AMES, Iowa -- Iowa State University engineering students hope that auctioning a rare work of folk art can help fund construction of an earthen dam for an African village.
The artwork is a painted coffin in the form of an ear of corn. It was sculpted by Ghana's leading fantasy coffin artist, Eric Adjetey Anang, when he was artist-in-residence in ISU's art and visual culture department in September.
A traditional folk art unique to the Ga people of southern Ghana, fantasy coffins are functional, customized coffins sculpted and painted to be figures or objects that represent the deceased. For example, a fisherman might have a coffin in the shape of a fish.
The fantasy coffin will be auctioned by the ISU student chapter of Engineers Without Borders (EWB-ISU) through eBay's "Giving Fund," an easily accessible auction site for nonprofit fundraising. All proceeds will help fund the EWB-ISU's project to engineer an earthen dam in Ullo, Ghana.
Serendipity best explains the unusual connection between the artist, the engineers and the small village in Ghana. After completing projects in Mali and Belize, EWB-ISU students sought a new undertaking. The nonprofit, humanitarian organization designs and implements community-driven, sustainable engineering projects worldwide.
The engineering students heard about Chris Martin, an associate professor of art and visual culture, and Tammi Martin, an ISU administrative specialist, who returned in 2010 from a two-year stint as Peace Corps volunteers in Ghana. The Martins connected them with a fellow volunteer and his wife from the village of Ullo. Located in drought-prone northwest Ghana, the village of 800 lacked a water distribution system.
"We learned there was a great need for sustainable water distribution for the community's daily activities and for their agricultural fields," said EWB-ISU member Joe Gettemy, a mechanical engineering major from Marion.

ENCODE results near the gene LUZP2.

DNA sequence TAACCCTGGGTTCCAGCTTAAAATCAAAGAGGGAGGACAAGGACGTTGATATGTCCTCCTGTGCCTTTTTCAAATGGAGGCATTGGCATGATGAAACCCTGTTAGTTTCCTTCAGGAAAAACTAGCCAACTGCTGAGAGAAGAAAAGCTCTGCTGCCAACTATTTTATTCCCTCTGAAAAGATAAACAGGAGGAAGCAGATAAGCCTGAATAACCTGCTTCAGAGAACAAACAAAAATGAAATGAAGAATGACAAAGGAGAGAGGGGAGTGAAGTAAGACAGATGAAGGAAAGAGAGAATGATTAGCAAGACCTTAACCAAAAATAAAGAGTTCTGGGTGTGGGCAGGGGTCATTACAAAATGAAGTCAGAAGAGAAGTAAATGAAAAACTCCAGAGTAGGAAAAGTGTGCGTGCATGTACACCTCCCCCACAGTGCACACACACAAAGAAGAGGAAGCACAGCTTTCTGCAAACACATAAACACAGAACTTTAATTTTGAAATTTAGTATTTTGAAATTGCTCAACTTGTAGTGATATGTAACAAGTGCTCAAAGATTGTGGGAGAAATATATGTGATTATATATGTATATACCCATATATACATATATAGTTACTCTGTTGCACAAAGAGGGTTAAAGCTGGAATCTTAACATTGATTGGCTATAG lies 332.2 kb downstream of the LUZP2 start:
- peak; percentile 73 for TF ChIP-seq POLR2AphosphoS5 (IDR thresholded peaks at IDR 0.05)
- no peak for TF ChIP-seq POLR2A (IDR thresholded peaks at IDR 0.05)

"Initially, we planned to construct wells. But when our assessment team arrived there last summer, the village had just learned that a government project would install a well. So, the team totally changed gears," he said.
In talking with villagers, the students recognized the need for a dam and irrigation system for local fields. They gathered as much data on rainfall, weather and topography as possible, and identified areas appropriate for dam construction.
Meanwhile, Chris Martin, who teaches wood design, hosted Anang's visit to campus. Anang created the ear-of-corn fantasy coffin while demonstrating his traditional woodworking processes to Martin's furniture design classes.
"Ghanaian fantasy coffins are exhibited in museums and galleries all over the world," Martin said. "Anang's work is highly sought after by collectors of contemporary ethnic art. He is recognized for keeping this art form alive."
Anang, Martin and the College of Design donated the artwork to EWB-ISU to raise funds for the Ullo dam.
Returning to Ghana
Although Ebola-related travel advisories in Africa precluded the engineering students from traveling to Ullo this summer, they'll return during winter break to finish surveying, soil testing and designing.
"We have a general idea of what the dam will look like and the equipment needed to build it," Gettemy said. "In December, about six of us will return to Ullo, gather exact data and finalize our design."
The students have raised $5,000, but need an additional $10,000 for the first phase of the dam project. Team members are responsible for their own airfare and extraneous expenses.
The fantasy coffin will be available for bids April 20-April 30 on eBay. General information is on eBay. Bidding starts at $500. To bid, complete the online form at http://ewbisu.org/about . For additional information, contact Gettemy at 319-651-8086 or email@example.com.